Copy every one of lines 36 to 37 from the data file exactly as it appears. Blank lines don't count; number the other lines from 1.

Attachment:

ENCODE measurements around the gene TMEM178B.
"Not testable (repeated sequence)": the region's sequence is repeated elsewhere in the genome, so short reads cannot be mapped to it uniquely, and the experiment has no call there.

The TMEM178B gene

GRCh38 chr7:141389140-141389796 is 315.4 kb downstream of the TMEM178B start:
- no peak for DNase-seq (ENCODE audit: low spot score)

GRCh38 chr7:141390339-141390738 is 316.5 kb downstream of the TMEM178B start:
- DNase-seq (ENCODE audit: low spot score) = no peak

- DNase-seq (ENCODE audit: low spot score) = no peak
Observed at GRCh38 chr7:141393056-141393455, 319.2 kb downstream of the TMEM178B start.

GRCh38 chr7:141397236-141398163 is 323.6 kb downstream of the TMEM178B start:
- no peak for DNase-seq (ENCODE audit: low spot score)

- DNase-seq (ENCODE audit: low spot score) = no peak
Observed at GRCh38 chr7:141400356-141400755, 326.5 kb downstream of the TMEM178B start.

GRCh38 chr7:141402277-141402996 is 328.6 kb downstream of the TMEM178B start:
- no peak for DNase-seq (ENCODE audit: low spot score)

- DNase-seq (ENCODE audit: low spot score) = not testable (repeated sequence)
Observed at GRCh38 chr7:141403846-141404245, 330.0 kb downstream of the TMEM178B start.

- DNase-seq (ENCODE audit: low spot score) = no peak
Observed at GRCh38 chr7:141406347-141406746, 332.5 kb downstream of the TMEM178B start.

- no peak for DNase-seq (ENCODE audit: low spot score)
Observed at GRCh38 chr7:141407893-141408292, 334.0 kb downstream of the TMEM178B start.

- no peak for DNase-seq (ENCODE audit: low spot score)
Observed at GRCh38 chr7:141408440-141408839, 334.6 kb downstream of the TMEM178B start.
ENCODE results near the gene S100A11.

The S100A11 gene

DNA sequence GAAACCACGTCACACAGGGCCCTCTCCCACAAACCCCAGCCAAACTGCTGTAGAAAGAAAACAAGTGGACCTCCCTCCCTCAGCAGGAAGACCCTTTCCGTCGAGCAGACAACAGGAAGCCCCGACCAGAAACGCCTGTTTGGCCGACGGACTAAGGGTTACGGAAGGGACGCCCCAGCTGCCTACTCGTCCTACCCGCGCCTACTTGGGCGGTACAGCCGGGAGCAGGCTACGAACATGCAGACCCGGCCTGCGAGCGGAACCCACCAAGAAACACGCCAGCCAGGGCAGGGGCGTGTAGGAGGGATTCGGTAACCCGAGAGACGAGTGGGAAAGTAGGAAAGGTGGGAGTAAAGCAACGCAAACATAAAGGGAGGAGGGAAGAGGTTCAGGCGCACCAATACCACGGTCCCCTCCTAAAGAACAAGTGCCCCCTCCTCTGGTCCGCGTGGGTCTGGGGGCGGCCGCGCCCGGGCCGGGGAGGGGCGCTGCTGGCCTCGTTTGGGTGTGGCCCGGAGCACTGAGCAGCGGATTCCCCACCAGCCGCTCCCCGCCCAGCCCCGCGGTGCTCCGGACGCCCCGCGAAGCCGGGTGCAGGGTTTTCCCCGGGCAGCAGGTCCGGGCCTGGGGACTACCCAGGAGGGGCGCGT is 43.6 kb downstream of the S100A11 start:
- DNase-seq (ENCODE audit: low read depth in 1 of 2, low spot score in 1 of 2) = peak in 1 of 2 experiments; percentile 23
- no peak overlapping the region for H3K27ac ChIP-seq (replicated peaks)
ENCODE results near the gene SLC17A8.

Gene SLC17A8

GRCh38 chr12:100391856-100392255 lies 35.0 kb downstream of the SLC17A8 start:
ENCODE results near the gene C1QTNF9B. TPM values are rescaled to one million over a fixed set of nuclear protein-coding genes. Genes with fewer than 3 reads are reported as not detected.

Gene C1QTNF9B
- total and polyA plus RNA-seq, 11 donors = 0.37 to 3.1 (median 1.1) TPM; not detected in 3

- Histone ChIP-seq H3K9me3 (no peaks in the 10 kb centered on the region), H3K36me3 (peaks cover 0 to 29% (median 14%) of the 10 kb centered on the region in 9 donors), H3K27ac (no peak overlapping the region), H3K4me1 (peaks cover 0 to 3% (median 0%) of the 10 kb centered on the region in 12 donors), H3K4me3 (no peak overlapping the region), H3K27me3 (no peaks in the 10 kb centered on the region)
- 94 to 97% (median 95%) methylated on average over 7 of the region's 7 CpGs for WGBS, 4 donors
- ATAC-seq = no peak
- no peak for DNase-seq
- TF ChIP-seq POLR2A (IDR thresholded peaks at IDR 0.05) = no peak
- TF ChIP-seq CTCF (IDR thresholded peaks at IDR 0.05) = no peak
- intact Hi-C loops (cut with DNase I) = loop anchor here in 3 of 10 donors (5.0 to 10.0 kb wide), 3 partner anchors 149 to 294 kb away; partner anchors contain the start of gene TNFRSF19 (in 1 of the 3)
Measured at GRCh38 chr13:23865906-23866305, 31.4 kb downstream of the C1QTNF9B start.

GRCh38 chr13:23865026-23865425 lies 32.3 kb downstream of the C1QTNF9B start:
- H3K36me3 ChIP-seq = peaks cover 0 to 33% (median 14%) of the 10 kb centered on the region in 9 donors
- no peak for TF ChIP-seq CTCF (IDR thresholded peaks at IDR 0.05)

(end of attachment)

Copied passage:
- 94 to 97% (median 95%) methylated on average over 7 of the region's 7 CpGs for WGBS, 4 donors
- ATAC-seq = no peak